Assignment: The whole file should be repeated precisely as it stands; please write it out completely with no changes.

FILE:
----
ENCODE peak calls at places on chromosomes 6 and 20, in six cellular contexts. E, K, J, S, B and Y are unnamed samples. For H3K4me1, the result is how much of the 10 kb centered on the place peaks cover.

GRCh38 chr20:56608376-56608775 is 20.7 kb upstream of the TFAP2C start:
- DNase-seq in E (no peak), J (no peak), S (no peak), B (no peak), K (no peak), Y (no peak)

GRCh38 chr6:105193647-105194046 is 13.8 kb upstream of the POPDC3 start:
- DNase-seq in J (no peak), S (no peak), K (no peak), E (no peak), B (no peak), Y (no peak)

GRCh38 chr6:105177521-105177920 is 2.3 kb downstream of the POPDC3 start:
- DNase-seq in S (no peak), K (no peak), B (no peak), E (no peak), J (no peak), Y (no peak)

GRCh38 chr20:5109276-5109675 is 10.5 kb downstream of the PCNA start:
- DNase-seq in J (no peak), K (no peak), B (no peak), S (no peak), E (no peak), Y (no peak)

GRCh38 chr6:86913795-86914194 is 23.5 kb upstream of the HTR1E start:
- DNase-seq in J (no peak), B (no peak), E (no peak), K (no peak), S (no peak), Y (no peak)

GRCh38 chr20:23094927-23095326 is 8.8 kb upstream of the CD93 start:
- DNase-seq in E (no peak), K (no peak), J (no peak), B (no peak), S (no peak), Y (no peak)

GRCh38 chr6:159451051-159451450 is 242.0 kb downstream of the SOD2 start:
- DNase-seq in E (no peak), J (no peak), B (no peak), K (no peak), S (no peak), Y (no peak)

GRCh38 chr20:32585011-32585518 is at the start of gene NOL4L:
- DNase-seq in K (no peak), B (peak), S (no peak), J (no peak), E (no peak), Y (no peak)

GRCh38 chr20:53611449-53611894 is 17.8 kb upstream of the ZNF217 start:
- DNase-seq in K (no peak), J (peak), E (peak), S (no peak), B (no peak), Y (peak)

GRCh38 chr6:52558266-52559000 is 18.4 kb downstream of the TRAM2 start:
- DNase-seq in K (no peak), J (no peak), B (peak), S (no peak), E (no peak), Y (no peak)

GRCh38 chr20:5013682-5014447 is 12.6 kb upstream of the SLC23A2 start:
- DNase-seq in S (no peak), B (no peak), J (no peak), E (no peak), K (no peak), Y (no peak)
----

ENCODE peak calls at places on chromosomes 6 and 20, in six cellular contexts. E, K, J, S, B and Y are unnamed samples. For H3K4me1, the result is how much of the 10 kb centered on the place peaks cover.

GRCh38 chr20:56608376-56608775 is 20.7 kb upstream of the TFAP2C start:
- DNase-seq in E (no peak), J (no peak), S (no peak), B (no peak), K (no peak), Y (no peak)

GRCh38 chr6:105193647-105194046 is 13.8 kb upstream of the POPDC3 start:
- DNase-seq in J (no peak), S (no peak), K (no peak), E (no peak), B (no peak), Y (no peak)

GRCh38 chr6:105177521-105177920 is 2.3 kb downstream of the POPDC3 start:
- DNase-seq in S (no peak), K (no peak), B (no peak), E (no peak), J (no peak), Y (no peak)

GRCh38 chr20:5109276-5109675 is 10.5 kb downstream of the PCNA start:
- DNase-seq in J (no peak), K (no peak), B (no peak), S (no peak), E (no peak), Y (no peak)

GRCh38 chr6:86913795-86914194 is 23.5 kb upstream of the HTR1E start:
- DNase-seq in J (no peak), B (no peak), E (no peak), K (no peak), S (no peak), Y (no peak)

GRCh38 chr20:23094927-23095326 is 8.8 kb upstream of the CD93 start:
- DNase-seq in E (no peak), K (no peak), J (no peak), B (no peak), S (no peak), Y (no peak)

GRCh38 chr6:159451051-159451450 is 242.0 kb downstream of the SOD2 start:
- DNase-seq in E (no peak), J (no peak), B (no peak), K (no peak), S (no peak), Y (no peak)

GRCh38 chr20:32585011-32585518 is at the start of gene NOL4L:
- DNase-seq in K (no peak), B (peak), S (no peak), J (no peak), E (no peak), Y (no peak)

GRCh38 chr20:53611449-53611894 is 17.8 kb upstream of the ZNF217 start:
- DNase-seq in K (no peak), J (peak), E (peak), S (no peak), B (no peak), Y (peak)

GRCh38 chr6:52558266-52559000 is 18.4 kb downstream of the TRAM2 start:
- DNase-seq in K (no peak), J (no peak), B (peak), S (no peak), E (no peak), Y (no peak)

GRCh38 chr20:5013682-5014447 is 12.6 kb upstream of the SLC23A2 start:
- DNase-seq in S (no peak), B (no peak), J (no peak), E (no peak), K (no peak), Y (no peak)